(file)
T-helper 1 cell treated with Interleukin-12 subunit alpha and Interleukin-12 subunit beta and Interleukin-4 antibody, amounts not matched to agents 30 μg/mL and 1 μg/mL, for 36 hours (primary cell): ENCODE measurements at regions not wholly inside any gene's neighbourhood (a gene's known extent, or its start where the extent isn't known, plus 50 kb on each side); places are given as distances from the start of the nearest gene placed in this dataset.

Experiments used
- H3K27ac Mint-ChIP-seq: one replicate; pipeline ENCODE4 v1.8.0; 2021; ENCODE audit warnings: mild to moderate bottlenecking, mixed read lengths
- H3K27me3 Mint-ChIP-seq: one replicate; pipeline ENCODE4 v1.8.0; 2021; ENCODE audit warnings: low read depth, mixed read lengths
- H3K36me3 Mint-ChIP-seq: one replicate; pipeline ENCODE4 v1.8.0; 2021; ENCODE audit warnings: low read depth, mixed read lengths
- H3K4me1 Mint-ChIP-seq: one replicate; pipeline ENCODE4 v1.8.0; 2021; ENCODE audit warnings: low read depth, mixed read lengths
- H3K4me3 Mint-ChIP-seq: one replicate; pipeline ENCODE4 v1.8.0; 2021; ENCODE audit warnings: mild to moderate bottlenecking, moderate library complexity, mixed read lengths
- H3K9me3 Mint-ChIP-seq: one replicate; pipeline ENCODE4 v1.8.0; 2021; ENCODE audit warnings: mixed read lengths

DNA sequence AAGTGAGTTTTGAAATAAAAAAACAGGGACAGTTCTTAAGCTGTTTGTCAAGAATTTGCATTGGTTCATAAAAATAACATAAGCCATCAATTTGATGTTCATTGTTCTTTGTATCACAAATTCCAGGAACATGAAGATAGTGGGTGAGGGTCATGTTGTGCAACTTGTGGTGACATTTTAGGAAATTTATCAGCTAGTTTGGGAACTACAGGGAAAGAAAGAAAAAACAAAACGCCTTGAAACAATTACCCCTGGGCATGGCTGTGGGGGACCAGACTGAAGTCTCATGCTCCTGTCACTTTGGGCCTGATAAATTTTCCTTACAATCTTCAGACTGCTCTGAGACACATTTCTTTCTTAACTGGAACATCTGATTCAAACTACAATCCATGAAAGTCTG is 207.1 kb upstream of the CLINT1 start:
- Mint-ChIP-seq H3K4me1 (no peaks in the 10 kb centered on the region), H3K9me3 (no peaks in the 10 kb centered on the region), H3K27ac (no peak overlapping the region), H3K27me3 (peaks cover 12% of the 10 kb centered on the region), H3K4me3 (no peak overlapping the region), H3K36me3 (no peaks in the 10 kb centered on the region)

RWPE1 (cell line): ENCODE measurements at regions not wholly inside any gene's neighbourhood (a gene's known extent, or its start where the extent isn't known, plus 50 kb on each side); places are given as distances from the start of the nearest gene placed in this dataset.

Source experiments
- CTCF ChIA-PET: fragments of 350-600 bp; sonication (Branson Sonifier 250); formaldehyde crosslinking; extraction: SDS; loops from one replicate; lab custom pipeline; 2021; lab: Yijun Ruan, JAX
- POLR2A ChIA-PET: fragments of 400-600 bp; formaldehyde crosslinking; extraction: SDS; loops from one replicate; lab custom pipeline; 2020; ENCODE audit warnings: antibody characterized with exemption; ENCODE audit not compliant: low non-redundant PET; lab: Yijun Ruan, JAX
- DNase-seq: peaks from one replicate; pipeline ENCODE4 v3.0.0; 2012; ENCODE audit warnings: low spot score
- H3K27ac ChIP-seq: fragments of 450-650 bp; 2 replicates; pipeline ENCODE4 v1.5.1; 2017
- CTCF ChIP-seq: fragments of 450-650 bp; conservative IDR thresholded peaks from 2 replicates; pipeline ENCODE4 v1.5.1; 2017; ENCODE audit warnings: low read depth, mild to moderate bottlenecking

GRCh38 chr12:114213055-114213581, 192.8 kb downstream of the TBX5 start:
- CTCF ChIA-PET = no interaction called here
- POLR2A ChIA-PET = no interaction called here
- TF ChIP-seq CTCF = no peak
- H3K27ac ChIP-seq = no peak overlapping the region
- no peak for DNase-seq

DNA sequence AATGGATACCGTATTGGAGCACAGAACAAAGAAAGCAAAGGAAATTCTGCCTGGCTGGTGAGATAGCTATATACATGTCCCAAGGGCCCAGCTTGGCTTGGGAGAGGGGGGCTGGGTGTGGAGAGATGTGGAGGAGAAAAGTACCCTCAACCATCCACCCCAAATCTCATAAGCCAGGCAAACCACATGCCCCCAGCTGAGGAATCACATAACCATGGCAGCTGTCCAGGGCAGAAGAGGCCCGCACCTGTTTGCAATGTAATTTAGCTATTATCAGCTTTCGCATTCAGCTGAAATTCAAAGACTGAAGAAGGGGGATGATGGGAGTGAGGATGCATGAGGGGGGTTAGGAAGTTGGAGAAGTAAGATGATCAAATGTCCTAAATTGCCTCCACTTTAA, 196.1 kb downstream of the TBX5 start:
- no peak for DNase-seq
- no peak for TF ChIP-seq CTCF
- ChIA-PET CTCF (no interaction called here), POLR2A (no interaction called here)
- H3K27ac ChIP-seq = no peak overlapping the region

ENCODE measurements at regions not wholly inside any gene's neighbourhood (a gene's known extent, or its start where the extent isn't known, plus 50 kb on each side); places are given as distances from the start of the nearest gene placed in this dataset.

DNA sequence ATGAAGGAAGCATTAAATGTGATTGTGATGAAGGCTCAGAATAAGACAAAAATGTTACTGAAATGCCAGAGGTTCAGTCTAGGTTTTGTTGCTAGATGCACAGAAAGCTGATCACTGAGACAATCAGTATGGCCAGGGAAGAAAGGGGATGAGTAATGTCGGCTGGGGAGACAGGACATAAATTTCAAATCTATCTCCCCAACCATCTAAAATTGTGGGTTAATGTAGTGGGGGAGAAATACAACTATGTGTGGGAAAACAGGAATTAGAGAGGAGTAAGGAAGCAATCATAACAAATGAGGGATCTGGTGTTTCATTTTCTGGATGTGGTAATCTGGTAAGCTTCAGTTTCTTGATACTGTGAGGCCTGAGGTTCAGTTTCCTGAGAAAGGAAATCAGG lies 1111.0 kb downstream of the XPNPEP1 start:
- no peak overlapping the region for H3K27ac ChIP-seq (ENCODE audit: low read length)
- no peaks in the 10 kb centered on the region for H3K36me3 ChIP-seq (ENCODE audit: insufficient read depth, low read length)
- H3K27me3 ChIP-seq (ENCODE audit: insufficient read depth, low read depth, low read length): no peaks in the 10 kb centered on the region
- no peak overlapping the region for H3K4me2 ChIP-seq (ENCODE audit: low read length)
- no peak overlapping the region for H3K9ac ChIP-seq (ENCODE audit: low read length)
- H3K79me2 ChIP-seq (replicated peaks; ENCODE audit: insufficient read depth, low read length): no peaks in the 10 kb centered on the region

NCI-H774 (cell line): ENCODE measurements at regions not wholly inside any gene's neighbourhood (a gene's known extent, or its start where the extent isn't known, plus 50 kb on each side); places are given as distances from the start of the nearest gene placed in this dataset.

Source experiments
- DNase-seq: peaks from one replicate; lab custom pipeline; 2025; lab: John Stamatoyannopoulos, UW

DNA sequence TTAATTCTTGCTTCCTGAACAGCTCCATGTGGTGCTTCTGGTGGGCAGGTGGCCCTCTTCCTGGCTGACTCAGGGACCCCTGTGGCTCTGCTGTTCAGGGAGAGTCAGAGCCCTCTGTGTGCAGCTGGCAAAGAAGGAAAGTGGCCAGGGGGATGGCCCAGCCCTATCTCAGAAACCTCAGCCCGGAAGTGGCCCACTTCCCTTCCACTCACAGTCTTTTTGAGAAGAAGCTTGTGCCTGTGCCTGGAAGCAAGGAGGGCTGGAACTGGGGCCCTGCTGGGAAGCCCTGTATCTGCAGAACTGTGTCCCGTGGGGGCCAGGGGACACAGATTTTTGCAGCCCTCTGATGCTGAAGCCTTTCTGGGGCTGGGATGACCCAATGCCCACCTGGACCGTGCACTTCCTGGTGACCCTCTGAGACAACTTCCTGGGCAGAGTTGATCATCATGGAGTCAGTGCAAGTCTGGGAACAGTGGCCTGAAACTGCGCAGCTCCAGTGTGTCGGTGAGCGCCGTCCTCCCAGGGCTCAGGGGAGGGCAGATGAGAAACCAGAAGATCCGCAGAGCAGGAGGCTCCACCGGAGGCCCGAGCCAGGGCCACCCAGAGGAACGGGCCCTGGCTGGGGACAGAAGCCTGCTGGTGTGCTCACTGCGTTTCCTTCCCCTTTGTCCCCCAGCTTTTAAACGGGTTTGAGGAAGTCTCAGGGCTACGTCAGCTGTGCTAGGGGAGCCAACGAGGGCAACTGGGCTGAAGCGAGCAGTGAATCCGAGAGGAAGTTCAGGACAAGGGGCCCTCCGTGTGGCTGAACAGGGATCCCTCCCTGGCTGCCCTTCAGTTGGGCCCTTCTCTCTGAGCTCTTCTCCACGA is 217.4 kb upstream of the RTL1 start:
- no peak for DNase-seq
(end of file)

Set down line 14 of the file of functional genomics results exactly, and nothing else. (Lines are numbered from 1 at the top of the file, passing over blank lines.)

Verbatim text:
- POLR2A ChIA-PET: fragments of 400-600 bp; formaldehyde crosslinking; extraction: SDS; loops from one replicate; lab custom pipeline; 2020; ENCODE audit warnings: antibody characterized with exemption; ENCODE audit not compliant: low non-redundant PET; lab: Yijun Ruan, JAX